A judge in California vacated on Tuesday an earlier order asking Apple to assist the FBI in cracking the passcode of an iPhone 5c running iOS 9 that was used by one of the San Bernardino terrorists.
The focus of the dispute between Apple and the government over whether it can be compelled to help agencies access data on iPhones now shifts to a court in Brooklyn, New York, where Apple is contesting an order to extract data from the passcode-locked iPhone 5s of an alleged drug dealer.
The FBI had requested the California court on Monday to vacate the order as the government had successfully accessed the data stored on the iPhone used by Syed Rizwan Farook and no longer required Apple’s assistance.
It had earlier told the court that it could possibly crack the phone without Apple’s help by testing a method suggested by an outside party. An Israeli cybersecurity company had offered a possible solution, according to unconfirmed media reports.
The FBI did not, however, provide information on Monday on how it had gained access to the data on the phone, raising questions on whether it had been able to exploit an unknown vulnerability in the device.
On Tuesday, Magistrate Judge Sheri Pym of the U.S. District Court for the Central District of California wrote that the court has vacated the order compelling Apple to assist agents and denied related motions from the FBI and Apple as moot.
Apple had been ordered by Judge Pym in February to offer its technical assistance, including if required, provide signed software to bypass or disable an auto-erase function on the phone, which could be activated after 10 unsuccessful tries if the FBI tried to crack the phone’s passcode using brute force.
In the U.S. District Court for the Eastern District of New York, the FBI has appealed to the District Judge Margo K. Brodie an order from Magistrate Judge James Orenstein, which stated that Apple can’t be forced to extract data from the iPhone 5s under a statute called the All Writs Act, the same law invoked in the California case.
The government’s reading of the All Writs Act, a statute enacted in 1789 and commonly invoked by law enforcement agencies to get assistance from tech companies on similar matters, would change the purpose of the law “from a limited gap-filing statute that ensures the smooth functioning of the judiciary itself into a mechanism for upending the separation of powers by delegating to the judiciary a legislative power bounded only by Congress’s superior ability to prohibit or preempt,” Orenstein had written in his order.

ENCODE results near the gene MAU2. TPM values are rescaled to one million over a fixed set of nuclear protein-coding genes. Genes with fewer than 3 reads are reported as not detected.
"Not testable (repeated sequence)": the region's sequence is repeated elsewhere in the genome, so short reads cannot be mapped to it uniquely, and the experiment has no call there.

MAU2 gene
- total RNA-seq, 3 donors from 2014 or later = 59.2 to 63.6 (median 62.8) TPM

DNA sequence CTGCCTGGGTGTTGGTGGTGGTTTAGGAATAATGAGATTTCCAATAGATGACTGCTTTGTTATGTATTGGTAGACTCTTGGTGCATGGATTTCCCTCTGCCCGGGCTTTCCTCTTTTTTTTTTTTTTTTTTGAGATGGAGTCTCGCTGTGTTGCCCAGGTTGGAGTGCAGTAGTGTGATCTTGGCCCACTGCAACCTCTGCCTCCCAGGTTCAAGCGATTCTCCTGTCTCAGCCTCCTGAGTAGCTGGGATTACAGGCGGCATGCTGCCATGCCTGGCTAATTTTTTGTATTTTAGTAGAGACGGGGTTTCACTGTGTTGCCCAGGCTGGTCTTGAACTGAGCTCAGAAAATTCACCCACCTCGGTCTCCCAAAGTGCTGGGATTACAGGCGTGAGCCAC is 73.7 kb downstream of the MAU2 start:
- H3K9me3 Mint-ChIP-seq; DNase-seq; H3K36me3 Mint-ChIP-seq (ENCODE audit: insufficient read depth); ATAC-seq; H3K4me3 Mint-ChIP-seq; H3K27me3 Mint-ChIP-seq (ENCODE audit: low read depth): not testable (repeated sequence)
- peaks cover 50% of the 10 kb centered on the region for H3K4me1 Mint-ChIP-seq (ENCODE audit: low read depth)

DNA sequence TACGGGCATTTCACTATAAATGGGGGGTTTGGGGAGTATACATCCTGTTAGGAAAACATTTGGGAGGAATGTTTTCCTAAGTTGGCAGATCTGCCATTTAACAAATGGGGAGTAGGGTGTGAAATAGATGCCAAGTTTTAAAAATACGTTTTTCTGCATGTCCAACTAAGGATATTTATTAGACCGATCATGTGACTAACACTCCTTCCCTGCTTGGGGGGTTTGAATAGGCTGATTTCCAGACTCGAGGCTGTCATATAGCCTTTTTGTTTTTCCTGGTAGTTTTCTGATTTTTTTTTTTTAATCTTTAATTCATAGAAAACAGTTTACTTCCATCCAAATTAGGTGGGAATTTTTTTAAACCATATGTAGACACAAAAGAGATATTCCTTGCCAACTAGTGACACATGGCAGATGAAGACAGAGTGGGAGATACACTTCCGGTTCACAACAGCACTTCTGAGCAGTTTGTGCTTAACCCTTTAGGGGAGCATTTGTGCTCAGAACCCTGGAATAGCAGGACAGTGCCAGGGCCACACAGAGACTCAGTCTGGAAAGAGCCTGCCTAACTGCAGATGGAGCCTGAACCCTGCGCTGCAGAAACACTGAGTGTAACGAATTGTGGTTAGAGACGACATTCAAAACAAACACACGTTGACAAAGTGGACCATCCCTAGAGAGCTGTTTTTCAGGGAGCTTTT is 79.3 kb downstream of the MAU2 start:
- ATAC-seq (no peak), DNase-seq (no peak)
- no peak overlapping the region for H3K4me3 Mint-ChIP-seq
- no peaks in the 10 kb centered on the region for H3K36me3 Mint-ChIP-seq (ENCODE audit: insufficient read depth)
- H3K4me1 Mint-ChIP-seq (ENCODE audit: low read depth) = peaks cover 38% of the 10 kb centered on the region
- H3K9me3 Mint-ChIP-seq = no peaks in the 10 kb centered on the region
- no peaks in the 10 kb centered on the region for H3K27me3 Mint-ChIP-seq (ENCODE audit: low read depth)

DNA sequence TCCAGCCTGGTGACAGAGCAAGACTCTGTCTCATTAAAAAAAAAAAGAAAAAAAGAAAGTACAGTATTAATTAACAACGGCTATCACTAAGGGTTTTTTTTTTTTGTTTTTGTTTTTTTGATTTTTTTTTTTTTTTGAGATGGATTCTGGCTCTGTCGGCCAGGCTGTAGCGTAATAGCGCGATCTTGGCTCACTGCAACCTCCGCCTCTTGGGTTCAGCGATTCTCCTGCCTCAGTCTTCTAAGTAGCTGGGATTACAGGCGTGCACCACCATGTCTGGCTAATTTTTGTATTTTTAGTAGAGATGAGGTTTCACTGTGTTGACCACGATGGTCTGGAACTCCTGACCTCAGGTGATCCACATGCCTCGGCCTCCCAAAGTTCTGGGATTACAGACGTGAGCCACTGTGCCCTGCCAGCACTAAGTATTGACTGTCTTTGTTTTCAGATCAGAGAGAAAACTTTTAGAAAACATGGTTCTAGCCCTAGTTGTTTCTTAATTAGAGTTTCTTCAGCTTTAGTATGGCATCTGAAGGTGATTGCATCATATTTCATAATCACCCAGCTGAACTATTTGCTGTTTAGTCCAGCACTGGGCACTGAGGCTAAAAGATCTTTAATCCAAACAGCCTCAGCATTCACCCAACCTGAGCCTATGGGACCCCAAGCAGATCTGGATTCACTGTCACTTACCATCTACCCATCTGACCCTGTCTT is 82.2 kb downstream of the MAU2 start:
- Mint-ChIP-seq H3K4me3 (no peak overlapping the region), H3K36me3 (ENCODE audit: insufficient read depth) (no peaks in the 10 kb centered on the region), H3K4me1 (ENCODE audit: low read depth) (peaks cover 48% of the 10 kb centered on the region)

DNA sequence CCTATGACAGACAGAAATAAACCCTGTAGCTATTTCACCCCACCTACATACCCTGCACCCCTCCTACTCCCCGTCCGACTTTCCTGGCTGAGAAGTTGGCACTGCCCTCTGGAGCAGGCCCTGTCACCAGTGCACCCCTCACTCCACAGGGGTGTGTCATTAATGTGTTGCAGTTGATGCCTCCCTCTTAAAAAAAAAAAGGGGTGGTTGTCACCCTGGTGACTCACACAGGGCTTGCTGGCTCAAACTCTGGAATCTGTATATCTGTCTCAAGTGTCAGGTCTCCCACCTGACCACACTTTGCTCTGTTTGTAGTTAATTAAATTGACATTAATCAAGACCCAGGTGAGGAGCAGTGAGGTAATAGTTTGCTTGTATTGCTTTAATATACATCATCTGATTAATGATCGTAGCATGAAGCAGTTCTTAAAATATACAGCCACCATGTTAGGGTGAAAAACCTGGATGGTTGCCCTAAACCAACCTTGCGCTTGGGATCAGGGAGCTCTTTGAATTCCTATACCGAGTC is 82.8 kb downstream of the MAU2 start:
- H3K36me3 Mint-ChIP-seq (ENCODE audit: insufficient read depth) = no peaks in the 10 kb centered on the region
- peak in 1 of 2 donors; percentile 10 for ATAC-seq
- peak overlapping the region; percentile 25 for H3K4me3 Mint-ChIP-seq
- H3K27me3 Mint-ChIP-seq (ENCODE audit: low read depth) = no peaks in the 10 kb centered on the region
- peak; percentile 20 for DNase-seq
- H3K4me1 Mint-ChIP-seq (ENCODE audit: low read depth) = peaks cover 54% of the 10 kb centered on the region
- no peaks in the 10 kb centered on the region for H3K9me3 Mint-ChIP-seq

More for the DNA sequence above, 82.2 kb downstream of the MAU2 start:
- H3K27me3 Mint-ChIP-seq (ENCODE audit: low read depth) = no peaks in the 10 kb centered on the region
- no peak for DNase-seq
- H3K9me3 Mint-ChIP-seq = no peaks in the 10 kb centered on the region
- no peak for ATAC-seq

In a filing to Judge Brodie, Apple had asked last week for a delay in the briefing schedule pending a report from the FBI on its attempts to crack the iPhone 5c in the case in California. Regardless of what the Department of Justice “concludes regarding whether the method being evaluated in San Bernardino works on the iPhone here, it will affect how this case proceeds,” Apple wrote.
The iPhone in the New York case runs the older iOS 7 operating system than the iPhone in the San Bernardino case. If that same method can be used to unlock the iPhone in the New York case, it would eliminate the need for Apple’s assistance, the company said in its filing. “On the other hand, if the DOJ claims that the method will not work on the iPhone here, Apple will seek to test that claim, as well as any claims by the government that other methods cannot be used,” it added.
While agreeing to the extension of the briefing schedule, the DOJ said Tuesday it will update the court by April 11 as to “whether it intends to modify its application” in the matter, leading to speculation that as in the San Bernardino case it could soon inform the court that it has also been able to access data from the iPhone 5s used in the New York case.
With the FBI not commenting on how it accessed the data on the iPhone 5c, it isn’t clear yet whether the method applies to other iPhones or only the specific device used in the San Bernardino terror attacks.